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Five Steps to Navigate a Summer of Crises

WRITTEN BY ERYN AUSTIN BERGEN
(Eryn is a creative copywriter at FH Canada who enjoys reading and writing about global development issues. The opinions in this article are her own.)

This summer has been one overwhelming crisis after another. In the midst of images of exploding buildings in Gaza, ominous black flags flying in Iraq, and bleeding Ebola patients dying in Liberia, it's hard to back up and see the big picture. Feelings of despair, anger, helplessness and flat out denial keep us in a constant state of emotional confusion and distress. 

To add to the formal media onslaught, well-meaning social media activists jump into the fray with hashtags to follow and causes to give to. And while participating in these might assuage our guilt over living in a peaceful democratic society for a time, it also exhausts our capacity for empathy. 

How can we possibly care about everything all the time? And just when we decide which cause to champion, someone writes an article on why the ALS ice-bucket challenge is bad. Ahh! How do I live a faithful Christian witness in the midst of so many crises, needs, and opinions?

Student in Kayanza, Burundi
1. Take a Deep Breath.
Turn off the TV, mute the radio, close Facebook, Twitter, and your news feeds for five minutes. Breathe in - breathe out. Stop panicking.

2. Get Perspective.
The world is not, as the media would have us believe, an endless cycle of loss, destruction, and hopelessness. In the midst of bombs going off in Gaza, a woman in Haiti softly sings her healthy baby to sleep, a man in Ethiopia joyfully weeds his flourishing garden, and a little boy in Burundi giggles in the classroom of his new school. The world is not going to hell in a hand-basket - good changes are happening all over the globe. (They just don't make for the sexiest headlines.)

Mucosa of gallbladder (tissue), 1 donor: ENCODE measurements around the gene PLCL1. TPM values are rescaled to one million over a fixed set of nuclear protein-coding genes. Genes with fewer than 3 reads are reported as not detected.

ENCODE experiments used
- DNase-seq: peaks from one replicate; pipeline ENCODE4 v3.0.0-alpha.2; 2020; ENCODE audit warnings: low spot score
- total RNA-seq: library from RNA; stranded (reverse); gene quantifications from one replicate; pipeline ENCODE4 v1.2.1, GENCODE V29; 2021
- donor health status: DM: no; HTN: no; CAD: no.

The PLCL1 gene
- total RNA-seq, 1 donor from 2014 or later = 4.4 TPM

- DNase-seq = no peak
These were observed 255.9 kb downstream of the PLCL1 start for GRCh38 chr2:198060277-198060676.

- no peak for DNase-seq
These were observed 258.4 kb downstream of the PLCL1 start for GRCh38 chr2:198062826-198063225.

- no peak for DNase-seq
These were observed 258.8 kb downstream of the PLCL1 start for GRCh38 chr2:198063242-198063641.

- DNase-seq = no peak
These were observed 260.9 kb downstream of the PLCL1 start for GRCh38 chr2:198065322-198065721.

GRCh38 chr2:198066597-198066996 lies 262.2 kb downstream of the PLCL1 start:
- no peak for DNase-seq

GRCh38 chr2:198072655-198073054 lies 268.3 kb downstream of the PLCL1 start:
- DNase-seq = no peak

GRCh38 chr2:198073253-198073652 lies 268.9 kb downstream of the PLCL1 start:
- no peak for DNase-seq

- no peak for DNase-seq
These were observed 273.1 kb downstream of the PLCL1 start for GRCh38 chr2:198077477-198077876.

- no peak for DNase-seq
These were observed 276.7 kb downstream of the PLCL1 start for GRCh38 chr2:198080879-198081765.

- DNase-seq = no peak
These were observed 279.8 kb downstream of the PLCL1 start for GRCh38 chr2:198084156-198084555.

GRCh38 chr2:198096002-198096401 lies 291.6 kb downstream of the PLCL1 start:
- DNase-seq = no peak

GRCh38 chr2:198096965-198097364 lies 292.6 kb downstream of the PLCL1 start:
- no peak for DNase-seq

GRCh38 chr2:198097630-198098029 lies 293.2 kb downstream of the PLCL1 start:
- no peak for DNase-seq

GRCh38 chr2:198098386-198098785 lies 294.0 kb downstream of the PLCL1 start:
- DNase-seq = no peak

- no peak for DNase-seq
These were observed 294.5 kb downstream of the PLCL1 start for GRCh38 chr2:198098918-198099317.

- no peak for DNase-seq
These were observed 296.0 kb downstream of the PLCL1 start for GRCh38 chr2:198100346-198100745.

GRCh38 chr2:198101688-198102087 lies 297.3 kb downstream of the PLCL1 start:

3. Pray.
Jesus is not surprised by what is going on in the world; he is walking the bombed out streets of Gaza and holding the children stricken with Ebola. Jesus cares what happens to his world, and he has called his church to pray. 

4. Focus on Preventing Crises Before They Happen.
One of the best pieces of advice I've ever received was from a college friend majoring in accounting. When I was stressing over how to meet competing deadlines, Jess turned to me and said, "Put the important before the urgent." It sounds crazy, doesn't it? I mean, if something is urgent then, by its very nature, it needs to be attended to now, right? Every headline this summer screams "urgent crisis!", causing us to feel that the world cannot wait another second and we must drop every other important endeavour in order to focus on the crisis.

But what if we backed up a little? What if we continued to faithfully care for the "important" while responding to crises? Take water, for example.

5. Choose to Make a Tangible Impact.
Collecting water in Sasiga, Ethiopia

Water has an under-appreciated trickle-down effect. Access to clean water sources is fundamental to sanitation which, in turn, is necessary for basic health care. Good sanitation prevents diarrhoeal illnesses which kill around 500,000 children every year.

Water also impacts education. Every day, girls spend, collectively, millions of hours fetching water for their households. Bringing a water source directly into a village frees girls to get back in the classroom.

Education, in turn, raises the average age a girl gets married, reduces her chances of suffering domestic violence and poverty, increases her influence over household spending, and empowers her to take control of her own health (The World Bank). In addition, access to secure water sources reduces the risk of violent assaults on women.

From an agricultural angle, sufficient water supplies for irrigation enable drought-stricken fields to reach a successful harvest, reducing malnutrition and preventing starvation. 

Lack of sanitation results in cholera outbreaks (like what we're seeing in Ghana) and contributes to the spread of infectious diseases. 

Lack of education contributes to an environment where fear, xenophobia, and religious fanaticism become the breeding ground for discrimination and war. 

Lack of sufficient food resources leads to land conflicts and unnecessary child fatalities. 

All this because of a lack of clean, accessible, sufficient water. 

Have I overstated my case? Maybe. But let's not wait for another crisis to happen before we act to change the future of the world. Let's start putting the important before the urgent.


*          *          *
To find out how you can help prevent crises before they begin, visit FH Canada to learn more about long-term, sustainable community development.

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Food for the Hungry: Five Steps to Navigate a Summer of Crises
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